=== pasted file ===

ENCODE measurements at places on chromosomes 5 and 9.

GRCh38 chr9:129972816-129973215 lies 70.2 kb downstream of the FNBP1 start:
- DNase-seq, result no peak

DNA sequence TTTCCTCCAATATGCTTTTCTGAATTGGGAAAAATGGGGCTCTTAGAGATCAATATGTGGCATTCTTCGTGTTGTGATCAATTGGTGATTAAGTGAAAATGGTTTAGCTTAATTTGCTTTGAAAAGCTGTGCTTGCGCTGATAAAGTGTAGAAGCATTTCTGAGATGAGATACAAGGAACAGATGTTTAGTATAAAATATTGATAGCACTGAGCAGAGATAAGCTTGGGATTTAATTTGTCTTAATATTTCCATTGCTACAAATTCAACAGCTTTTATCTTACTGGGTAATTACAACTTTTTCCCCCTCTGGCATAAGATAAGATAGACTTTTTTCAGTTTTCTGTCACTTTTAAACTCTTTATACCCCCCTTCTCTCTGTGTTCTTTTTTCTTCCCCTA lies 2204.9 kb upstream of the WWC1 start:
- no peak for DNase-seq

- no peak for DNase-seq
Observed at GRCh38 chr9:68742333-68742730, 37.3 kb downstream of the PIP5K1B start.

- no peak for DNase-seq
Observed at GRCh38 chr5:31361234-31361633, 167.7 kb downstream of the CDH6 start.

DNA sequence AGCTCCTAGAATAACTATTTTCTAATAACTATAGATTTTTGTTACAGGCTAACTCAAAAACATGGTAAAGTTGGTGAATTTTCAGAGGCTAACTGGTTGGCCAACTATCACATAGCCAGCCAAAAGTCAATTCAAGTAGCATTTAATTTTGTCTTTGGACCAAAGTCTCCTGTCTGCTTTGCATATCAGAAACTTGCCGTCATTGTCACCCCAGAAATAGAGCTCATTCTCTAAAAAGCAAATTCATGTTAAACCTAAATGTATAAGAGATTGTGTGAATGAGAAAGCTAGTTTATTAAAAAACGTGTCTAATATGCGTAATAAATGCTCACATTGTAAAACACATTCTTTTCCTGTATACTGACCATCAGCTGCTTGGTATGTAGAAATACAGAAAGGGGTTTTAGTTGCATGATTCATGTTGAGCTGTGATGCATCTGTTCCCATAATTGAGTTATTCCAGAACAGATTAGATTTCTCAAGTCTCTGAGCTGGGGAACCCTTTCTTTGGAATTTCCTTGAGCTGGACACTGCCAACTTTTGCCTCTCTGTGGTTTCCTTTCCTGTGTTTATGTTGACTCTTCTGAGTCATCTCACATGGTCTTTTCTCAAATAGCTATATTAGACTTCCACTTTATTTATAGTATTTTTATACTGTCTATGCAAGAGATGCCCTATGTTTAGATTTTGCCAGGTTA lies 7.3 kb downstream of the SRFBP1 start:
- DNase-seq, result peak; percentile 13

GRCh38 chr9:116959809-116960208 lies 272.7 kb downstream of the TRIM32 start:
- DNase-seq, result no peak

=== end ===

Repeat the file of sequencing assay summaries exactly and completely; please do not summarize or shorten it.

ENCODE measurements at places on chromosomes 5 and 9.

GRCh38 chr9:129972816-129973215 lies 70.2 kb downstream of the FNBP1 start:
- DNase-seq, result no peak

DNA sequence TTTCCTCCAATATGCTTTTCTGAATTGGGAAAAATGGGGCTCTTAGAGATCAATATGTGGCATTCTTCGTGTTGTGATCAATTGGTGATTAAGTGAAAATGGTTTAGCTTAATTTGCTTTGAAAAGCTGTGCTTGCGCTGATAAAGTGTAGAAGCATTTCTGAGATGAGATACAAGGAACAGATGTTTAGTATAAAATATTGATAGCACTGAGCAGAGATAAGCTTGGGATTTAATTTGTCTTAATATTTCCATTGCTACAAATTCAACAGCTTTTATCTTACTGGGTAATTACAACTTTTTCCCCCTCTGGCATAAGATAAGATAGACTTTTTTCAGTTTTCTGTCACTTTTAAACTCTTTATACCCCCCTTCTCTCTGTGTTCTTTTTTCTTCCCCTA lies 2204.9 kb upstream of the WWC1 start:
- no peak for DNase-seq

- no peak for DNase-seq
Observed at GRCh38 chr9:68742333-68742730, 37.3 kb downstream of the PIP5K1B start.

- no peak for DNase-seq
Observed at GRCh38 chr5:31361234-31361633, 167.7 kb downstream of the CDH6 start.

DNA sequence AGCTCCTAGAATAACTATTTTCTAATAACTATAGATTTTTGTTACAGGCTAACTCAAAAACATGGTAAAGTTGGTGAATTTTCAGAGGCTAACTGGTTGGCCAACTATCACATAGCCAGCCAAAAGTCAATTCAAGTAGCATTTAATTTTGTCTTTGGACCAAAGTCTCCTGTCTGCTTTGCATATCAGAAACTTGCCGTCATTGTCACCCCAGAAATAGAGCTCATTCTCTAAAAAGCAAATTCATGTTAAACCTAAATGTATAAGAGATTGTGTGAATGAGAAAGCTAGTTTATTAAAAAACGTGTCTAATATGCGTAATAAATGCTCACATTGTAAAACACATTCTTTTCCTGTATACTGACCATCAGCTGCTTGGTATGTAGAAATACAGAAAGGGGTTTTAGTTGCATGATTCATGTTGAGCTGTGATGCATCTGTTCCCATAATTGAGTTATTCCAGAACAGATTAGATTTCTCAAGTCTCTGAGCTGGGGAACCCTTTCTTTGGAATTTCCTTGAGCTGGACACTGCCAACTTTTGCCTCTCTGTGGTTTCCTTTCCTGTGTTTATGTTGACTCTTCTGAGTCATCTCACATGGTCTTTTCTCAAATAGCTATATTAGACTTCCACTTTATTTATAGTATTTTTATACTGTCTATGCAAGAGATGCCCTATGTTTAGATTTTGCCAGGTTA lies 7.3 kb downstream of the SRFBP1 start:
- DNase-seq, result peak; percentile 13

GRCh38 chr9:116959809-116960208 lies 272.7 kb downstream of the TRIM32 start:
- DNase-seq, result no peak